Interview 48: Chomunorwira Tafara (Zimbabwe)

Believe in yourself, and say “I can do this”

Name: Chomunorwira Tafara
Home Country: Zimbabwe
Affiliation: 1st year PhD Student in the Graduate School of Humanities and Social Sciences (Mathematics Education Major)
Hobbies: Playing chess and playing guitar
(Interview Date: January 6, 2022)

Past Voices from Abroad

Please describe your hometown.

I’m from Zimbabwe; it is made up of 10 provinces, which are like prefectures in Japan. I come from one of the provinces called Mashonaland central and my hometown is the capital city of that province, it’s called Bindura. It survives thanks to mining and agricultural activities. Actually, it is a hub of mining, where we get gold, chrome, and nickel. When it comes to farming, we grow vegetables like tomatoes and leafy vegetables. Basically, I can describe it as a hub of economic activity in Zimbabwe.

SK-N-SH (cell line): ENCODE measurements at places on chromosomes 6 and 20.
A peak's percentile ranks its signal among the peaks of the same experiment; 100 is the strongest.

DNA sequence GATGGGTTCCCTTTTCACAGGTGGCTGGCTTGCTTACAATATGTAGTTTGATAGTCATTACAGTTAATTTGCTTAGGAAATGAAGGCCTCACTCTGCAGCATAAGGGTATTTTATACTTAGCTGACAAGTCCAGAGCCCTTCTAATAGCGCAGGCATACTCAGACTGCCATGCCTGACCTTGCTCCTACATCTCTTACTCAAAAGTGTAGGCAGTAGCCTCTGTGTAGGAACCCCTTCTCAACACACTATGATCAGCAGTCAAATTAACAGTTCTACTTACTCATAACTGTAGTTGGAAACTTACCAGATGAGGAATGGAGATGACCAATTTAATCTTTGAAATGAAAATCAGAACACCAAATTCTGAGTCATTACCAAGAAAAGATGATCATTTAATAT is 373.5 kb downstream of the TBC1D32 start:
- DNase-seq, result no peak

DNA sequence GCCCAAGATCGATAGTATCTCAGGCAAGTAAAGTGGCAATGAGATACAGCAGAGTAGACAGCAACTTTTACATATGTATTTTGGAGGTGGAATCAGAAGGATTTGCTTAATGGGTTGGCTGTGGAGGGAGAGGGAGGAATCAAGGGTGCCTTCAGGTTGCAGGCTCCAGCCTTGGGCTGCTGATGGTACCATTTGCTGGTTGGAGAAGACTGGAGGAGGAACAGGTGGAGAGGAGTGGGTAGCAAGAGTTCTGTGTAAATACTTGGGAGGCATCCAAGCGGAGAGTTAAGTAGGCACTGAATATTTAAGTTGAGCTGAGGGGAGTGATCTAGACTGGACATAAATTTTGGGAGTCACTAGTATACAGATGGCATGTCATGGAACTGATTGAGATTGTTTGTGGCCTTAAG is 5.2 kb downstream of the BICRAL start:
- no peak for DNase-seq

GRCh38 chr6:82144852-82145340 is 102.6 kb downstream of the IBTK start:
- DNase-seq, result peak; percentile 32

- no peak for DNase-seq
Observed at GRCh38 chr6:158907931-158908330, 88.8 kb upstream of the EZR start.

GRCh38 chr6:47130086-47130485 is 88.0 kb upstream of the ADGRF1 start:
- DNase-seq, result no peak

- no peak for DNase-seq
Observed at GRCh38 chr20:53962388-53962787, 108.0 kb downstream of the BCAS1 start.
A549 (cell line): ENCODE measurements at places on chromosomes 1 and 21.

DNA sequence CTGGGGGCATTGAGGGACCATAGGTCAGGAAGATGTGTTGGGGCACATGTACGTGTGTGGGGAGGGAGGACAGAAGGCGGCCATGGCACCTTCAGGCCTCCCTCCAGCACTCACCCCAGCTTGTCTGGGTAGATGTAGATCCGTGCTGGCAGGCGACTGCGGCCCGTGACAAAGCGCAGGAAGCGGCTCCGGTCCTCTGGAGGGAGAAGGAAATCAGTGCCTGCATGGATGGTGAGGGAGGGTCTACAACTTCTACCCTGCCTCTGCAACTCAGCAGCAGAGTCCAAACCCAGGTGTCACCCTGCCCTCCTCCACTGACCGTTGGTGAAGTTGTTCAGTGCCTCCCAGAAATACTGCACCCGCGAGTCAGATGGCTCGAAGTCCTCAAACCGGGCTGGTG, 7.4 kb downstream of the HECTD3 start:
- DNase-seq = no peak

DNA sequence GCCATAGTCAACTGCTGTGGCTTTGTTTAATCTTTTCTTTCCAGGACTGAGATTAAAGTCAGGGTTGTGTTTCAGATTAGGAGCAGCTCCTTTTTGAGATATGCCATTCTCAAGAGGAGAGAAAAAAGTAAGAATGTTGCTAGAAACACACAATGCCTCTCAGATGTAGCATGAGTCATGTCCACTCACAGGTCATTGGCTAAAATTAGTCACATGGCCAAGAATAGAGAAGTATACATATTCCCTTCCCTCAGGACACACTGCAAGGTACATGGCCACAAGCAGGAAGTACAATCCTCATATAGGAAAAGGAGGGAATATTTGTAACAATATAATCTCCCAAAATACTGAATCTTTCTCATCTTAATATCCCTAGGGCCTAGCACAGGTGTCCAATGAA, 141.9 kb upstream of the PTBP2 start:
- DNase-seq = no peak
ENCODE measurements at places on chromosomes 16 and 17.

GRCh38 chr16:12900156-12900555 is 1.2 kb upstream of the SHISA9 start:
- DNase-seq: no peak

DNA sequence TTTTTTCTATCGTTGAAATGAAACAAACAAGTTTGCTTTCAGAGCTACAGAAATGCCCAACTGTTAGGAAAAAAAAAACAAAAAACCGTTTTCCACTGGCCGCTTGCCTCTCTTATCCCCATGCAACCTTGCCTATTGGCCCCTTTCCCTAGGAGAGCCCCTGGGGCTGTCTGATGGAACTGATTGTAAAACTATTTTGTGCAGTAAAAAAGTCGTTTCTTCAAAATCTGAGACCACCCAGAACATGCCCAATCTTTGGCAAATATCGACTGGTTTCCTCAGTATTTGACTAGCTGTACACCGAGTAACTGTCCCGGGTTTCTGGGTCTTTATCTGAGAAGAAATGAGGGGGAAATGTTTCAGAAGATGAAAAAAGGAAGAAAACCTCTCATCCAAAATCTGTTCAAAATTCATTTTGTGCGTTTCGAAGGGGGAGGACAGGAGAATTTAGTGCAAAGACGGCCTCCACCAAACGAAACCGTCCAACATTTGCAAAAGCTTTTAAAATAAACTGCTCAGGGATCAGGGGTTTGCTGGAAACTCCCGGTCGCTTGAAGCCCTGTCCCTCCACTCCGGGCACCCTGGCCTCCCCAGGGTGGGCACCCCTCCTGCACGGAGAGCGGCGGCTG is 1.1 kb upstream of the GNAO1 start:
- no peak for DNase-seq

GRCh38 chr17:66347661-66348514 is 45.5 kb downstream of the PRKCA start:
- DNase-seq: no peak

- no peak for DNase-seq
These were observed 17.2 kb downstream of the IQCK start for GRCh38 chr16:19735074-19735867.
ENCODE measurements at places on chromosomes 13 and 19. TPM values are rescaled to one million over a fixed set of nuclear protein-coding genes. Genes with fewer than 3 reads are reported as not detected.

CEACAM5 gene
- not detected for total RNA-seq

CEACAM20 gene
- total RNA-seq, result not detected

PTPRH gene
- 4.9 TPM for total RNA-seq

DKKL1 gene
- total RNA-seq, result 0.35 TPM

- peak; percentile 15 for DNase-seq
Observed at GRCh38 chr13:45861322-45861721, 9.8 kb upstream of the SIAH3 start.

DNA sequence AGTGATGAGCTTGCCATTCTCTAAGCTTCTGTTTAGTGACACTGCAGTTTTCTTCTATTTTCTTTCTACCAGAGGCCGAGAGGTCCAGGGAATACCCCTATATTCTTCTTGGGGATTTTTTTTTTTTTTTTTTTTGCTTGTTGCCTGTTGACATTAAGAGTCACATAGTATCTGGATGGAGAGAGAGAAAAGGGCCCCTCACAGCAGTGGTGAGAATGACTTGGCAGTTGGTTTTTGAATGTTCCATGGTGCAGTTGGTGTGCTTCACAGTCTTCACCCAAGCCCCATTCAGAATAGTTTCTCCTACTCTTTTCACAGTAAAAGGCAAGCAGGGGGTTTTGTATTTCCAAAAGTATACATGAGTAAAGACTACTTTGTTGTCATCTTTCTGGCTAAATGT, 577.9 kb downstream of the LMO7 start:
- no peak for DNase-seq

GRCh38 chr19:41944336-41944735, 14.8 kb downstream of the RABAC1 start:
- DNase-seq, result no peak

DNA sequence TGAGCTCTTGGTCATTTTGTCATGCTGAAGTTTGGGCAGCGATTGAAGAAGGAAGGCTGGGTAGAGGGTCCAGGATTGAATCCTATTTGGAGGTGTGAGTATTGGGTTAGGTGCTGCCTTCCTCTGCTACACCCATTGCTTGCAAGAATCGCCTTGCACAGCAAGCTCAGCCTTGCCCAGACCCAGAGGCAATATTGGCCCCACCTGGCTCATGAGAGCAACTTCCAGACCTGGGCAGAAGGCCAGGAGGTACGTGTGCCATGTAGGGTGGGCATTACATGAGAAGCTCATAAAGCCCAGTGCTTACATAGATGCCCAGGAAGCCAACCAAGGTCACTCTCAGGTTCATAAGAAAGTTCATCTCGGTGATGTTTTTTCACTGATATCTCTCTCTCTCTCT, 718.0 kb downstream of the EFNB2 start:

Why did you decide to come to Japan, and why Hiroshima University?

Actually, there are two main reasons as to why I chose to come to Japan. The first is, I really needed funding for my PhD. I applied for scholarships in both America and Japan, but I was accepted by one in Japan. The other reason is that my Master’s thesis supervisor was always using Japan as a point of reference. He is the one who introduced me to this area of project-based learning. During each meeting he would say “for example in Japan, they do this…”, “for example in Japan, they do that…” From that I developed the curiosity and eagerness to want to see for myself, and I thought “If I go to Japan, I think I’m going to learn a lot.” So those are the two main reasons as to why I chose to come to Japan.
About why I chose HU; in my country, each time people hear about Japan, there are 3 places they think of. Tokyo, because it’s the capital. And also, Hiroshima and Nagasaki because of the historical bombings. When I obtained a list of universities in Japan, I was attracted by Hiroshima, and I thought “I want to go there so I can see for myself what happened during the atomic bombing.” That is the main reason I chose HU.